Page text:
The Adventures of Basil and Moebius by Larry Hama

I was left scratching my head at what this graphic novel was meant to be: the blurb about ‘loveable scamps’ must mean ‘doltish man-boys’ and ‘adventure’ must mean cliched, forced, silly (and not in a fun way) storylines. The art was wildly inconsistent and the lack of attention to detail staggering. Something went very wrong here between concept and execution and the result was a muddled and boring attempt at sophomoric humor.


Story: Two Brits meet up, each believing to be the boyfriend of the same girl – who is then immediately kidnapped in front of their eyes by the legendary Spring Heeled Jack. In trying to rescue her, they get her killed and join up later with an odd bird called “The Collector” who sends them on missions. Cue guns and supernatural elements.

If I was to describe this, I’d say someone took a blender and put in Animal House, Indiana Jones, and a book on English fables and legends – and here is the result. Nothing feels original and honestly, I knew I was going to be in trouble when the duo face off against Spring Heeled Jack – a legend I’ve read in not less than 10 different books (including 3 graphic novels) in the past year. I think there must be some unwritten rule that comic books characters in historical British setting have to either a) battle Spring Heeled Jack, b) meet up with Sherlock Holmes, or c)discover the real identity of Jack the Ripper. It’s not creative any more and it gets old.

The 1950s type pulpy milieu should have been interesting and added interest; however, the trappings just seemed to suck more life out of the story. The art was very inconsistent – characters changed appearances so much that the only way to tell the two leads apart was that they wear the exact same clothes in every story. Women were two-dimensional and poorly drawn: meant to be sex bombs but really looking odd and unattractive instead.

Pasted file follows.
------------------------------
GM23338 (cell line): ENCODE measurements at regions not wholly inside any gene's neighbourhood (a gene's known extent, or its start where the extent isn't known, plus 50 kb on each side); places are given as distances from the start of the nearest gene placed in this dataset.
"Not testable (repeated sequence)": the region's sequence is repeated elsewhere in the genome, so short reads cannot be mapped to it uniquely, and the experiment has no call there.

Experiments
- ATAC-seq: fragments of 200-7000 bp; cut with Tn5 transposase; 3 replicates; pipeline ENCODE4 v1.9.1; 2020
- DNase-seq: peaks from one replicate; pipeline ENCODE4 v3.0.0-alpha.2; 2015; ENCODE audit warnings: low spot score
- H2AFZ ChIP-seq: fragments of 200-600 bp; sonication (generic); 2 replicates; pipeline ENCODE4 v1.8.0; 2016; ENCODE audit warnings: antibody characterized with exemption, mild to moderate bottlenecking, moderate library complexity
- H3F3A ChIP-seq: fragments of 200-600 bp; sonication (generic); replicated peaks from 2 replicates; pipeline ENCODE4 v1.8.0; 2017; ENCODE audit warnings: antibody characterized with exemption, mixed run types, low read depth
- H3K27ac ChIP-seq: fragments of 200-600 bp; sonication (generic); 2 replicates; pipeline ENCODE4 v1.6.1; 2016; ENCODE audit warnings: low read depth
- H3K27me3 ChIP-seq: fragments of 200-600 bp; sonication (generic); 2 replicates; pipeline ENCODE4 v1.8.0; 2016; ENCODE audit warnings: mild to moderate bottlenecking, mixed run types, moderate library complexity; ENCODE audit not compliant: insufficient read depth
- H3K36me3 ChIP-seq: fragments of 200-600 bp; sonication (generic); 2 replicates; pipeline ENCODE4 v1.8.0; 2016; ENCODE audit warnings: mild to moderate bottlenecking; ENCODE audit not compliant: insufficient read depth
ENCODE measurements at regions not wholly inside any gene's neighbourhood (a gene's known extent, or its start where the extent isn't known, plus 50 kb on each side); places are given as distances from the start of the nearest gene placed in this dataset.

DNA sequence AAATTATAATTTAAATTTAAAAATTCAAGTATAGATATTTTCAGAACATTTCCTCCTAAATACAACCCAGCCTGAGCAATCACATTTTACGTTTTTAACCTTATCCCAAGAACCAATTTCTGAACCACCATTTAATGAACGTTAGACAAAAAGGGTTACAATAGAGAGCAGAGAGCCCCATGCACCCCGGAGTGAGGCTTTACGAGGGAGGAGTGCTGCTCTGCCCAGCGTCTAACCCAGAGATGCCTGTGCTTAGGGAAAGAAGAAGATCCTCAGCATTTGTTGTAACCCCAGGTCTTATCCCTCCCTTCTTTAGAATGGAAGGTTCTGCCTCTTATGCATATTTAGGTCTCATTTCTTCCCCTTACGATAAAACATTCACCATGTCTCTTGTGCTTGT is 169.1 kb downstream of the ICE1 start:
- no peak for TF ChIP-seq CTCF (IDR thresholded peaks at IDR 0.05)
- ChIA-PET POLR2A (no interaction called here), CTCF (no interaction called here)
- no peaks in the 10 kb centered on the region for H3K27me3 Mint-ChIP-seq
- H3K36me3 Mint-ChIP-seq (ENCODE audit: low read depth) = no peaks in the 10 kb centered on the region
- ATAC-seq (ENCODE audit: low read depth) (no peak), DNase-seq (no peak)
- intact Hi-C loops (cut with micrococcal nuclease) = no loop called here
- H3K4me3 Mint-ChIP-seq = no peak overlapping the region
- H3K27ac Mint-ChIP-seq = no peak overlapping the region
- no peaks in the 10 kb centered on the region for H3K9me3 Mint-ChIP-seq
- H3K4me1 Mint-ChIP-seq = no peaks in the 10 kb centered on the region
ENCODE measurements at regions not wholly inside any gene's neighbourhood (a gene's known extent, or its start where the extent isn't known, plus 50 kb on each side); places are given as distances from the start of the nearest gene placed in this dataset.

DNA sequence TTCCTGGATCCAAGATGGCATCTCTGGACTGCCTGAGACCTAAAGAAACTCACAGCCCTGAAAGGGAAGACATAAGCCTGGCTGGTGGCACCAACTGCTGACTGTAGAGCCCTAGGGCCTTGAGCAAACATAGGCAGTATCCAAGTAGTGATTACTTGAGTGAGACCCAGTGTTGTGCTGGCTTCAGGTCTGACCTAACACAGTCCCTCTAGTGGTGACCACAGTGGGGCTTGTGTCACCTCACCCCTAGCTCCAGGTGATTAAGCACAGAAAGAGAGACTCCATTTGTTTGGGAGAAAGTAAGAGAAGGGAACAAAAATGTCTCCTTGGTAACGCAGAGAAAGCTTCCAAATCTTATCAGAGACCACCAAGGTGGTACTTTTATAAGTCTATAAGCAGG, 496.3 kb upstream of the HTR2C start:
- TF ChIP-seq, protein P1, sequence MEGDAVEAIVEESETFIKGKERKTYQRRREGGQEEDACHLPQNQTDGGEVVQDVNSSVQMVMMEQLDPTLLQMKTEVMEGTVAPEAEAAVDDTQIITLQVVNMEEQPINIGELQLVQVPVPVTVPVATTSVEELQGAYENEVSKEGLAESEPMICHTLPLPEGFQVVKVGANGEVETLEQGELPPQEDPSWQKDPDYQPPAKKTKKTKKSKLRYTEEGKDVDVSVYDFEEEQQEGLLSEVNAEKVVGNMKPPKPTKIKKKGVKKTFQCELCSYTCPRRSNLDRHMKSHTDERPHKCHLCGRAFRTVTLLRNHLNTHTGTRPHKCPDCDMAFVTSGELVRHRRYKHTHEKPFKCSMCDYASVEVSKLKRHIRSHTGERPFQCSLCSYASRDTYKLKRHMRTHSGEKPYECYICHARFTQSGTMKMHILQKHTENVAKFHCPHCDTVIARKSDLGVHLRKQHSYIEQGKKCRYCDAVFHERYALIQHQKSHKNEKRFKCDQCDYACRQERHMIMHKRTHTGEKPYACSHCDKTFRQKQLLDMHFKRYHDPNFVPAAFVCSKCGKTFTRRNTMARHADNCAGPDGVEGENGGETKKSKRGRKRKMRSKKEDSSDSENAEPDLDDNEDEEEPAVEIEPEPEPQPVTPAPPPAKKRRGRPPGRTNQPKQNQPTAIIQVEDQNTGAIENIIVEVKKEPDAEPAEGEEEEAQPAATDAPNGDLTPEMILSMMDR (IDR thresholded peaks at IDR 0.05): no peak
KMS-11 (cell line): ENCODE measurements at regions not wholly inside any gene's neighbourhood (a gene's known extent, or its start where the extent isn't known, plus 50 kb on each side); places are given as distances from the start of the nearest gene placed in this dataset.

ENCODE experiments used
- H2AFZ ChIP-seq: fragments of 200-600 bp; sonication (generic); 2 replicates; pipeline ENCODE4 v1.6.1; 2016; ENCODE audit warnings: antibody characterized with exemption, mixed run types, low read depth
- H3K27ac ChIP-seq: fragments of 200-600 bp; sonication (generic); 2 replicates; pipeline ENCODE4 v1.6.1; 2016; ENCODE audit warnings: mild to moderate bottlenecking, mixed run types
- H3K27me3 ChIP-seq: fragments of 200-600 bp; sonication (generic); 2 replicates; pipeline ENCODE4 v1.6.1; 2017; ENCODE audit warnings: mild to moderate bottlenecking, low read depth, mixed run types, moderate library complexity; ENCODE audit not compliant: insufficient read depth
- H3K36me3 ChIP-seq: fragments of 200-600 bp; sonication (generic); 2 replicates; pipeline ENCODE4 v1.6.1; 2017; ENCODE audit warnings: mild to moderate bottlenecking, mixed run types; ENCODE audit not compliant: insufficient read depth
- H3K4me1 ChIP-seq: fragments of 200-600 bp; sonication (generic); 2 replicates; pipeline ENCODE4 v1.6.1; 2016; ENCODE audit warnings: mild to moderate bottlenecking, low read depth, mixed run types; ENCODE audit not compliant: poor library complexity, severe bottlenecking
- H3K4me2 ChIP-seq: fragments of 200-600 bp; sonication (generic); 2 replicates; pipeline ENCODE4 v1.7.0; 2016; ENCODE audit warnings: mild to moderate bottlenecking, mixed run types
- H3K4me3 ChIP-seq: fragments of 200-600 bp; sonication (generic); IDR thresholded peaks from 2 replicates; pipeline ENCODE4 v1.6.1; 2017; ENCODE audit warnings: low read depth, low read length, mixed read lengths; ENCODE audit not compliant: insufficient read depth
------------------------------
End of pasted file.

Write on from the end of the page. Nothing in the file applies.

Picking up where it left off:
The logic was even more daunting to suspend disbelief – take a scene where the evil villain steals a train by ramming it through closed doors our heroes are behind. With the kidnapped girl on top of the train where the door remains would have quickly taken her out – AND she has time to not only see the heroes as the train speeds by – but also to say, “I knew you’d come to save me.” quietly, despite the din. And all tied up, she’s not even in danger of falling over despite sitting loosely up there. Cue guys arguing who she was talking to rather than being shocked or chasing her immediately. And really, if you kidnap a girl you want badly, do you stick her on TOP of the train or perhaps might it be smarter to stick her IN the cabin with you? It was just baaaaad.

I’m giving this two stars but have to admit I am being generous. I didn’t like the story, the art, the presentation, or the characters. Which is a shame because I know how much work and love, sweat and tears, go into a graphic novel. It all just felt so amateurish. Reviewed from an advance reader copy provided by the publisher.

This entry was posted in ARC, Book Reviews, graphic novel, Historical, urban fantasy. Bookmark the permalink.

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